Study tested on animals reveals Zika infection lasts longer in pregnancy

ASSOCIATED PRESS
WASHINGTON
Published 28.06.2016 18:09
Updated 28.06.2016 18:13
n this Jan. 27, 2016, file photo, an Aedes aegypti mosquito is photographed through a microscope at the Fiocruz institute in Recife, Pernambuco state, Brazil. (AP Photo)
n this Jan. 27, 2016, file photo, an Aedes aegypti mosquito is photographed through a microscope at the Fiocruz institute in Recife, Pernambuco state, Brazil. (AP Photo)

Researchers infected pregnant monkeys with the Zika virus to learn how it harms developing fetuses — and in a highly unusual twist, the public can get a real-time peek at the findings.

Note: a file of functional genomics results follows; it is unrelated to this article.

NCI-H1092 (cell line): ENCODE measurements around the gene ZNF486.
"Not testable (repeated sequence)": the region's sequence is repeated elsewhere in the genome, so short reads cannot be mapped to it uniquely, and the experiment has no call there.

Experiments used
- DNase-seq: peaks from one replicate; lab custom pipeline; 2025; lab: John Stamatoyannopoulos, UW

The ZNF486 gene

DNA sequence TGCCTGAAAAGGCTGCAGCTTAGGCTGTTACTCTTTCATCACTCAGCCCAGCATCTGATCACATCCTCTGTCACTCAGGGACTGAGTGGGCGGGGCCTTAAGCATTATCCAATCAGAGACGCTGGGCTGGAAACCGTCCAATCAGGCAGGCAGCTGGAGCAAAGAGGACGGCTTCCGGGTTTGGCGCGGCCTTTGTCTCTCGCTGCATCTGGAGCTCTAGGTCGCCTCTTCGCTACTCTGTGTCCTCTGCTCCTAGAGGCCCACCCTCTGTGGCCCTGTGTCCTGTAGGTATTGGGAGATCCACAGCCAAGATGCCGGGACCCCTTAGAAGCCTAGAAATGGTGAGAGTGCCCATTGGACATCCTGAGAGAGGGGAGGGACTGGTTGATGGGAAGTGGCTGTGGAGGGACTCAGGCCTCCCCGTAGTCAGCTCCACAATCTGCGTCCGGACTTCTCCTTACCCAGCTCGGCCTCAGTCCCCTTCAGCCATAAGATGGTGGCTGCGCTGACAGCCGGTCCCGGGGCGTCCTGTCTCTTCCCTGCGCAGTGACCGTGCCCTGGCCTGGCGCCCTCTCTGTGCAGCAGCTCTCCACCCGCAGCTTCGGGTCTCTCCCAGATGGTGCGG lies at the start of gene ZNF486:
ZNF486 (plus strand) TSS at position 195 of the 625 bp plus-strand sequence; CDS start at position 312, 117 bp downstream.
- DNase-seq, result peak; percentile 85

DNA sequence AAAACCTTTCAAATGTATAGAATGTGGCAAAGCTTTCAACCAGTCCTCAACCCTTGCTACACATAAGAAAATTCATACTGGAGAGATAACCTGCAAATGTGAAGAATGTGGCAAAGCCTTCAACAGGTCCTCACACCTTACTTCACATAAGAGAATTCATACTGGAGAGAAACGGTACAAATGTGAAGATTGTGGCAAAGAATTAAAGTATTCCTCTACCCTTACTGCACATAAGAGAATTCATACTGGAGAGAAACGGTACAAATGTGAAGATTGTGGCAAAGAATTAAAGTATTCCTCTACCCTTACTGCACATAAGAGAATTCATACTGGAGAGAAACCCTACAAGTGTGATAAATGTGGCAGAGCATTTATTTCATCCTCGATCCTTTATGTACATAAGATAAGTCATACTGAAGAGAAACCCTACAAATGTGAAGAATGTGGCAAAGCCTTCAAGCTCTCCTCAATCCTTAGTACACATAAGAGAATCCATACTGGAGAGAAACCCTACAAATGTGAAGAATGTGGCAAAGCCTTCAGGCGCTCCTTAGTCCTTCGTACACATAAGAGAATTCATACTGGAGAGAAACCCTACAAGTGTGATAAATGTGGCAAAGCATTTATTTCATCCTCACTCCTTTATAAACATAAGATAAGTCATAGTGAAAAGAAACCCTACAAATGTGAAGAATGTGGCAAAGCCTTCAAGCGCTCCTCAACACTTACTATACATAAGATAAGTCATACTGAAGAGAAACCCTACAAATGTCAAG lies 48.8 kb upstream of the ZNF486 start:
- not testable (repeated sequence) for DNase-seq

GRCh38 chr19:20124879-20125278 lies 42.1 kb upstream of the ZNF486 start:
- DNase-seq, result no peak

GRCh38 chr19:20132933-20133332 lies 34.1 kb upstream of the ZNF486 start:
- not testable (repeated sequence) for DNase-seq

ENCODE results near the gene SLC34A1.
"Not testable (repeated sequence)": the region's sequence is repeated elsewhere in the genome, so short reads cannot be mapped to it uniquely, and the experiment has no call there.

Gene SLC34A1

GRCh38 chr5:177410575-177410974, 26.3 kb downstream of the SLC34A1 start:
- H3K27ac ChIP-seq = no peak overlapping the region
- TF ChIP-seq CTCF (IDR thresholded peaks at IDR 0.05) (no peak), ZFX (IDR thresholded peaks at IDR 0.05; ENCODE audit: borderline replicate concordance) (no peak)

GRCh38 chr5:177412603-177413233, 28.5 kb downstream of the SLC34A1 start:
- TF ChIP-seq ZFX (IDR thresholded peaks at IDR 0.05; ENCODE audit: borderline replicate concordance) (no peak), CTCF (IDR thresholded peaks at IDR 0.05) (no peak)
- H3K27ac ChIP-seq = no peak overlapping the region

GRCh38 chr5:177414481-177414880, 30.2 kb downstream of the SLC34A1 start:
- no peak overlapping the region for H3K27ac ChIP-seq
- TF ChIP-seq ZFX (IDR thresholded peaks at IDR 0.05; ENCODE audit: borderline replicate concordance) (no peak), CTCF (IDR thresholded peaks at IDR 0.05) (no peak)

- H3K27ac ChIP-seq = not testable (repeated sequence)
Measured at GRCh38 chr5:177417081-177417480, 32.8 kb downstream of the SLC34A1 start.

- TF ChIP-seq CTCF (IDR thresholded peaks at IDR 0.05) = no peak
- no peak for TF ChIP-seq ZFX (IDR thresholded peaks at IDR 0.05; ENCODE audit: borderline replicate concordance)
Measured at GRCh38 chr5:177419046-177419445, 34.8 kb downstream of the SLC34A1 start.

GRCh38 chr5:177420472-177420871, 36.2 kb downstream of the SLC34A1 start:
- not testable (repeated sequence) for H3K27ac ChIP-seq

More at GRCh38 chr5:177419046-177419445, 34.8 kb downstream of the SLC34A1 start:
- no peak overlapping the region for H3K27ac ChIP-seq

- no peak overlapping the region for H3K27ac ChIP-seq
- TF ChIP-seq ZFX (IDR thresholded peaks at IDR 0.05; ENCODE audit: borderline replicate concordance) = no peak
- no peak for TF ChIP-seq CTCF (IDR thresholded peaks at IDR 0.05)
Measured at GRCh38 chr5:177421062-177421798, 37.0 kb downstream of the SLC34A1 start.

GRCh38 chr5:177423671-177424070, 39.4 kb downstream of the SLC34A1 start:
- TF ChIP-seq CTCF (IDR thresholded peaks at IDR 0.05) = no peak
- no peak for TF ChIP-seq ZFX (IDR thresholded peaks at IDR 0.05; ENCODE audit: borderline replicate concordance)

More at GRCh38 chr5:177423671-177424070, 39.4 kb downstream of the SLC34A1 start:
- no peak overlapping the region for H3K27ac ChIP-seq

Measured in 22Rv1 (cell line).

Among the first surprising results: While most people harbor Zika in their bloodstream for only a week or so after infection, the virus lingered in one pregnant monkey's blood for 70 days and in another for 30 days.

There's also a bit of good news. Tests with non-pregnant monkeys suggest one infection with Zika protects against a second bout later on.

Researchers at the University of Wisconsin-Madison are posting their raw data online right away so that normally competing research labs can work together to speed discoveries.

They published their findings Tuesday in Nature Communications.

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